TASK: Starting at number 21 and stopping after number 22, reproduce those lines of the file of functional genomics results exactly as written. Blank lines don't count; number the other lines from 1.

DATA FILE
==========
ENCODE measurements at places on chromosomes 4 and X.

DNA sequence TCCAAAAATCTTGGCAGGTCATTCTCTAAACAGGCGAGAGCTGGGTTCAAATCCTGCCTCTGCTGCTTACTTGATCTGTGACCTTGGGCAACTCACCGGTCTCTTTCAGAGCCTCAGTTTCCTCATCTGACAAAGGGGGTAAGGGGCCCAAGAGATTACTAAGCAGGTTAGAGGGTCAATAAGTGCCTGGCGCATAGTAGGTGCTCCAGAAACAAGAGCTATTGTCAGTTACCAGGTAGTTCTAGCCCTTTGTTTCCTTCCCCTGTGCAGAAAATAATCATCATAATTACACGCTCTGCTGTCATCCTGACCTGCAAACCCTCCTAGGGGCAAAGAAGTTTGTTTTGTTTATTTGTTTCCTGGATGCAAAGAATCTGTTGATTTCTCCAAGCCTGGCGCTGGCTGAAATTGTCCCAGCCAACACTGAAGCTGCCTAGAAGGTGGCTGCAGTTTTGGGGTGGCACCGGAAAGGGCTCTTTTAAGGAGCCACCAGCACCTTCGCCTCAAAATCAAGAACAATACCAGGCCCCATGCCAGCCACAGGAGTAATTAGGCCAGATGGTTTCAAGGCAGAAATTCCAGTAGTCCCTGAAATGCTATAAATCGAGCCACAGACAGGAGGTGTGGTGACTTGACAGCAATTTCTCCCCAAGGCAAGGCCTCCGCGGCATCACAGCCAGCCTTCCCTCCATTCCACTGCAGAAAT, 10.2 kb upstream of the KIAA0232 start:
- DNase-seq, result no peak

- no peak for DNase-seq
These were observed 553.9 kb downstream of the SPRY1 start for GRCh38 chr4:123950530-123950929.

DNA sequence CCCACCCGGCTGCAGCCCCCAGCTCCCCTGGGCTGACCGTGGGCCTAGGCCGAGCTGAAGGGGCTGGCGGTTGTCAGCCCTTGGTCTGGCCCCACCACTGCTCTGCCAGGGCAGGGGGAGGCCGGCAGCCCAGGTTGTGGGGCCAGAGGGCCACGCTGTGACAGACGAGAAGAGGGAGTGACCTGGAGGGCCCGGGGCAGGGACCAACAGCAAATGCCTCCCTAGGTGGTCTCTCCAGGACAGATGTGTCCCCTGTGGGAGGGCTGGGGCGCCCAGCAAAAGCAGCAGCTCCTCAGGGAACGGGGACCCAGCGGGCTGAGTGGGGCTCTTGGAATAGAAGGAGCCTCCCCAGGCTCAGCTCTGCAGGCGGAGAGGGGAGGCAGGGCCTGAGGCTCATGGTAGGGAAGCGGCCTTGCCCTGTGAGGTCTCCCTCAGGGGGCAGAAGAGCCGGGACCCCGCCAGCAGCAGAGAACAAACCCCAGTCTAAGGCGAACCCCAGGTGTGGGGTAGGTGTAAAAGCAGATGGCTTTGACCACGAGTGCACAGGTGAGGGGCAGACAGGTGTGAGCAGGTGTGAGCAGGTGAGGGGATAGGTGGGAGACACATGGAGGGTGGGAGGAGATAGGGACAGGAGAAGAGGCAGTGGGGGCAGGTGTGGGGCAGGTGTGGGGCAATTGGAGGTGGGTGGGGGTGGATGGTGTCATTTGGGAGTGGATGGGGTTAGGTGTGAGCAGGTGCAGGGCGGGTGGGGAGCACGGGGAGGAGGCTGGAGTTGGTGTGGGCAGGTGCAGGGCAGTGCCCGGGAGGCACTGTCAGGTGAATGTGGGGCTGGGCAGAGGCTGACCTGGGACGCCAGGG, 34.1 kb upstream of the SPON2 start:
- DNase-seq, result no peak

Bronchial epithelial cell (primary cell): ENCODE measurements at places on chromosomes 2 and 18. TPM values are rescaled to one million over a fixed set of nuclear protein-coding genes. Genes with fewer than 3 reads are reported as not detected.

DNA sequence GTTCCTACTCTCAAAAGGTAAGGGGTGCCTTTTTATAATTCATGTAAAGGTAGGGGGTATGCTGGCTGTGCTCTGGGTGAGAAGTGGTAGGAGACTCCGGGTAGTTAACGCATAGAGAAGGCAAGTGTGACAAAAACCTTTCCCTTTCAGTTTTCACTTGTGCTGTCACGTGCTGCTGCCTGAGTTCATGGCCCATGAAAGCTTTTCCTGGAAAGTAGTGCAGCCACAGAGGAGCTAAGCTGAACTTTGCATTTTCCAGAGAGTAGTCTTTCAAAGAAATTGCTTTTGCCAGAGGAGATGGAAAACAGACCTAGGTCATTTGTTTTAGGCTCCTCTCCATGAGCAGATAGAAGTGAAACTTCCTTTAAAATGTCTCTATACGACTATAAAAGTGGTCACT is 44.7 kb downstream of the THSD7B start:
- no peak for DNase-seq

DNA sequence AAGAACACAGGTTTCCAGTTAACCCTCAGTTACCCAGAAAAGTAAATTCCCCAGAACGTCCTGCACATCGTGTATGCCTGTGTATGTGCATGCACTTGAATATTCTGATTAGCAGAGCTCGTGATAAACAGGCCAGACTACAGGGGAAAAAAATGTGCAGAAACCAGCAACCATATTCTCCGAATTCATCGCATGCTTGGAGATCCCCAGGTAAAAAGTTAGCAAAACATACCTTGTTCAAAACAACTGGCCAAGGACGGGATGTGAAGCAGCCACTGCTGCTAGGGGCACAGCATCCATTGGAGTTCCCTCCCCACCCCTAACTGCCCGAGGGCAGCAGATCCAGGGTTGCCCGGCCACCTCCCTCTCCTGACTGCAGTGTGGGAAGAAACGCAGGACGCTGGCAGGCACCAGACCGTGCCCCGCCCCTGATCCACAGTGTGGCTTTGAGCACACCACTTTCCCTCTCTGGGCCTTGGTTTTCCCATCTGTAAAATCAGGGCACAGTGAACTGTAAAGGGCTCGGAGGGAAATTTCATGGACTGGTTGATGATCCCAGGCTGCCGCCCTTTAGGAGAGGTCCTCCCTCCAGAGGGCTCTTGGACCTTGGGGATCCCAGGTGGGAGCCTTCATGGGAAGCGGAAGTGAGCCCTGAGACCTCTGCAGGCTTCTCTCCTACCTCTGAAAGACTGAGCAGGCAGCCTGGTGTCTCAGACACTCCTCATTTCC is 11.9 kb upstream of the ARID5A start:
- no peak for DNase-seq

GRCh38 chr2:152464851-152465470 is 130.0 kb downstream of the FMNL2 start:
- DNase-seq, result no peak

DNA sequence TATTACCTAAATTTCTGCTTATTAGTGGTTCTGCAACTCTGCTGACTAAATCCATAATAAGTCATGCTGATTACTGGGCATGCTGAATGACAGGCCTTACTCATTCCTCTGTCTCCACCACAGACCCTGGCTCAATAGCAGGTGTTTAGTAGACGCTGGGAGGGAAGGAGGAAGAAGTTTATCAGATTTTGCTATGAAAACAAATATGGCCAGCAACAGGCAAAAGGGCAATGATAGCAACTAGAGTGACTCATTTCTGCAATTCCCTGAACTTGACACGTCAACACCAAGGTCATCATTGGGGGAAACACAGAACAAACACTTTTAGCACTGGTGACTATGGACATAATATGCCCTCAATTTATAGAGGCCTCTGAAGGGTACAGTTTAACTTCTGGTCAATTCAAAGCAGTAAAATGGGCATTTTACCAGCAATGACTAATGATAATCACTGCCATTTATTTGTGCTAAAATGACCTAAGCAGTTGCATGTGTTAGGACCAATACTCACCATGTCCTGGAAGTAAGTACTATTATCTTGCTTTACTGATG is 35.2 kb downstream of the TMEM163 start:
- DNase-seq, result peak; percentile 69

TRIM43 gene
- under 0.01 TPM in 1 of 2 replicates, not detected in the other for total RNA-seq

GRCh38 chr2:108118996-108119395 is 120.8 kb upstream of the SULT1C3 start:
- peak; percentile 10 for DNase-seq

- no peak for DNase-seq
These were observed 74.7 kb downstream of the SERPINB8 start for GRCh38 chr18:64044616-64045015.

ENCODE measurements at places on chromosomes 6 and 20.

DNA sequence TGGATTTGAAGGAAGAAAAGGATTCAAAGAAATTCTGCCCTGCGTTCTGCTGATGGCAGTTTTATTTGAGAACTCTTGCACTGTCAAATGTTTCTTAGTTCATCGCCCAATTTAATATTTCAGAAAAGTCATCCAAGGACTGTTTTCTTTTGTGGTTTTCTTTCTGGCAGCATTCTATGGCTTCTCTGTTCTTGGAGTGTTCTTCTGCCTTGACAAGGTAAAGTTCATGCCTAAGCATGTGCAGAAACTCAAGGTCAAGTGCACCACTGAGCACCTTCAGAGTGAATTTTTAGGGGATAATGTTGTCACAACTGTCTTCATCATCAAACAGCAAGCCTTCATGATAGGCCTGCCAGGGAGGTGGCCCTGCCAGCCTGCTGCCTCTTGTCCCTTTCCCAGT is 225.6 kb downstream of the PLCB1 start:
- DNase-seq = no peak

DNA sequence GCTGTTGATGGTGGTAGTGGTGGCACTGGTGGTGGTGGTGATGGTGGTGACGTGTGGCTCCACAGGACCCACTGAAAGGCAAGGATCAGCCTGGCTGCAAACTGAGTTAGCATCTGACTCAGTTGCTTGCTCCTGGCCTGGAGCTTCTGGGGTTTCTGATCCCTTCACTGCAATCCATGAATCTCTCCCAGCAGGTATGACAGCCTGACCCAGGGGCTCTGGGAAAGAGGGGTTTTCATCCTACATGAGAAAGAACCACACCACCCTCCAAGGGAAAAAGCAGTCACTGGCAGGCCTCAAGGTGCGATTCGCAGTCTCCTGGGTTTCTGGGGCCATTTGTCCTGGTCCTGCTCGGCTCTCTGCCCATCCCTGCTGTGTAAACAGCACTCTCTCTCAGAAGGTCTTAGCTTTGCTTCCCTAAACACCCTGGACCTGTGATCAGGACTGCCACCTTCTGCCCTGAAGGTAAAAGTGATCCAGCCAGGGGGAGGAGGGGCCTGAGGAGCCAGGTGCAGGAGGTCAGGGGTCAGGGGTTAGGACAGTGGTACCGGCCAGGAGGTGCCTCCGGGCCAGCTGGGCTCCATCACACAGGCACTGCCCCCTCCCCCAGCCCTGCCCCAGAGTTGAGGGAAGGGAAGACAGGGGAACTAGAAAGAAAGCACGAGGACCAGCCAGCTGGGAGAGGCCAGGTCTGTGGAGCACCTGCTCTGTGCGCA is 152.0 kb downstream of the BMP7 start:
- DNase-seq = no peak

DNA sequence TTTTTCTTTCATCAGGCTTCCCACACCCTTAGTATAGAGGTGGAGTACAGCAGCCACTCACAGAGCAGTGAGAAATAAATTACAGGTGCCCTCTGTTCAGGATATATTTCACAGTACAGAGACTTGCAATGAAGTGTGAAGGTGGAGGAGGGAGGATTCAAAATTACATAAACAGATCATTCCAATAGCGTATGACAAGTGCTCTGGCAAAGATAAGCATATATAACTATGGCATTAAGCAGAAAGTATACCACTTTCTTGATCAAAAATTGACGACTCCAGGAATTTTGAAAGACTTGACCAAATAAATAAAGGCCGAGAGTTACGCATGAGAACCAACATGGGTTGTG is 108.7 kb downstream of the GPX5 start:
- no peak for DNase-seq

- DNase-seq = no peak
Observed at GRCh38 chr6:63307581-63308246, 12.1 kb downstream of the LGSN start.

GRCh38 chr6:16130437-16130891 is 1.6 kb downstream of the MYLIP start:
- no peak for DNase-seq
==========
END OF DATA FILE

- no peak for DNase-seq
These were observed 74.7 kb downstream of the SERPINB8 start for GRCh38 chr18:64044616-64045015.